Can one imagine if Barak Obama announced that he was going for a third term, despite a constitution that clearly disallows this? There is no reason why Obama wouldn’t get the endorsement of the Democrats, but it is an unthinkable proposition. Why then does an American philanthropist, Howard Buffet, endorse a third term for President Paul Kagame of Rwanda, when he was clearly ineligible for another term?
The Rwandan constitution clearly stated that under no circumstances should a person hold the office of president for more than two terms and this is what the Rwandan government is changing (with Buffet’s support).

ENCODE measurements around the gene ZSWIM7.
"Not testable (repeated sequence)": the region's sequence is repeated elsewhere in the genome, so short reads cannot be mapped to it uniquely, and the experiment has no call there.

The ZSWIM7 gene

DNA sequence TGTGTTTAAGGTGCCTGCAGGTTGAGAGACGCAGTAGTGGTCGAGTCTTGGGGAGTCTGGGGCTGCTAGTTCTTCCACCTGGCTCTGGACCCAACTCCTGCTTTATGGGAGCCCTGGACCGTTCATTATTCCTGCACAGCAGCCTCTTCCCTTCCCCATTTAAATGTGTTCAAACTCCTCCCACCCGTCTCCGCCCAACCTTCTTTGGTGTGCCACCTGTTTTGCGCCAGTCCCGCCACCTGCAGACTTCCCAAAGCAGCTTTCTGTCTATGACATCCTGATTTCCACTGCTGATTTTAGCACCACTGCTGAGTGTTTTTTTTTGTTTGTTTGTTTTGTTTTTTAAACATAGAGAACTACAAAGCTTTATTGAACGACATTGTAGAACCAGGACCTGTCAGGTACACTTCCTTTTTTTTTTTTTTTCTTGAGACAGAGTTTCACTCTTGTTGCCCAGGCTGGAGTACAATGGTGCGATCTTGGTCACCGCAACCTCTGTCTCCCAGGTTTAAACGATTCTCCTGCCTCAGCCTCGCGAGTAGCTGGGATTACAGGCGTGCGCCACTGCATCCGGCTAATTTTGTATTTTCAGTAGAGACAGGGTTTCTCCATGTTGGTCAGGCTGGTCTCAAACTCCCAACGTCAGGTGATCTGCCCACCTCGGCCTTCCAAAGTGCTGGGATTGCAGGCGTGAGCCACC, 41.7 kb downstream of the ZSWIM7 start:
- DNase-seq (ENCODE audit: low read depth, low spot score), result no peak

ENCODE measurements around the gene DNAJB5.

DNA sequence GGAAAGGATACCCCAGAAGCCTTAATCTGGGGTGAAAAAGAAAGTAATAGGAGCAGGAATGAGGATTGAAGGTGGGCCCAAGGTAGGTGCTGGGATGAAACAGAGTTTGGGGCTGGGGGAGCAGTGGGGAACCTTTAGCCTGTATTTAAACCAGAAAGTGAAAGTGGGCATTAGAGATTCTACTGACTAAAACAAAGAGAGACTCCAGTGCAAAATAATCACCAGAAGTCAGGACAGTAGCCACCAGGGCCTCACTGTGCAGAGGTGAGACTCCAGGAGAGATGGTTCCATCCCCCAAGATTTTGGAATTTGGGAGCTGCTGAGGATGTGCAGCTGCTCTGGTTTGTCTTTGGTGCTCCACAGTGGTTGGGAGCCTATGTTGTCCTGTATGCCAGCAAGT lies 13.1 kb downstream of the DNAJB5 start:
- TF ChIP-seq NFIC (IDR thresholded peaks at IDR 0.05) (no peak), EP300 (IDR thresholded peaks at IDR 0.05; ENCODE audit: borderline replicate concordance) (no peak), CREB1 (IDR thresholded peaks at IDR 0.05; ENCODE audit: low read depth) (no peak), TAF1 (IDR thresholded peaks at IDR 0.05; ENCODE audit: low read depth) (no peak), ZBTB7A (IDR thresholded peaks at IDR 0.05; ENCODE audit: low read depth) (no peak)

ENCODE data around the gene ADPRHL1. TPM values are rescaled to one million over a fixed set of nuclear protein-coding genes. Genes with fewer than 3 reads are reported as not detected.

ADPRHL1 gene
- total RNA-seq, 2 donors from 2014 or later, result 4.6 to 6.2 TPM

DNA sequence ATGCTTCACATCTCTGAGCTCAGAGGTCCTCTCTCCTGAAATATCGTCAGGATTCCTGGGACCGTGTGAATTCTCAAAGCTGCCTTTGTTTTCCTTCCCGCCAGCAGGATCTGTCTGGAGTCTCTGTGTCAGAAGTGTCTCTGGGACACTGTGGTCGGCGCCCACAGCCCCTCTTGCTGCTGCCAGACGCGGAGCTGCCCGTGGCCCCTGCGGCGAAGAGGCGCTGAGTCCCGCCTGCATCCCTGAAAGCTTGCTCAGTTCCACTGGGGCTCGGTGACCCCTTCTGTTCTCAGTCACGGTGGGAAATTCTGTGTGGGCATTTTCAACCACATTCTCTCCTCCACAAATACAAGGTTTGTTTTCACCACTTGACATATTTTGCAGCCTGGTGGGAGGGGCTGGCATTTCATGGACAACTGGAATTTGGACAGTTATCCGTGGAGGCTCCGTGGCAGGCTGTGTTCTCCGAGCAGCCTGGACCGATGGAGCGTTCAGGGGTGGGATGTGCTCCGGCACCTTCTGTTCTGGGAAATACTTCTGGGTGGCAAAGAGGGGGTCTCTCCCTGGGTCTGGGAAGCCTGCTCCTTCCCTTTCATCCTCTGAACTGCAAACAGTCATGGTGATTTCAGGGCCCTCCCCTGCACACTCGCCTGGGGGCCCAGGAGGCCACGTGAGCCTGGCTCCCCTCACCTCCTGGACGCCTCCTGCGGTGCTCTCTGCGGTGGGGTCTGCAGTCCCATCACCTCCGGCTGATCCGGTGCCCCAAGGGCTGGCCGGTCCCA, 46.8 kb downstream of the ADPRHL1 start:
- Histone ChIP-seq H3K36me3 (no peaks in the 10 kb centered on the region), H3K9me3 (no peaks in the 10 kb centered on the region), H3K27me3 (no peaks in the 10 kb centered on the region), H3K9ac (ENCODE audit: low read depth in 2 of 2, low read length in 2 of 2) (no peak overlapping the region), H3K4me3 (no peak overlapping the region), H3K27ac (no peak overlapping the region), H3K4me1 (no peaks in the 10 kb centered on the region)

Buffet has invested heavily in Rwanda, in the area of agriculture in particular, and believes that Rwanda is one of Africa’s great successes. Taking into account the disastrous genocide in 1994 and the need to reconstruct a devastated country in the post-genocide period, the economic turnaround has truly been amazing. During this time there haven’t been any major outbreaks of ethnic violence and the country’s economy has grown in leaps and bounds. There have been huge improvements in income, education and health.
However, this has come with a frightening backdrop of suppression and dictatorship. People who differ with Kagame have landed up in jail or been forced to leave Rwanda. Some have mysteriously been assassinated and others have disappeared. There is no debate in the country and journalists have to toe the line.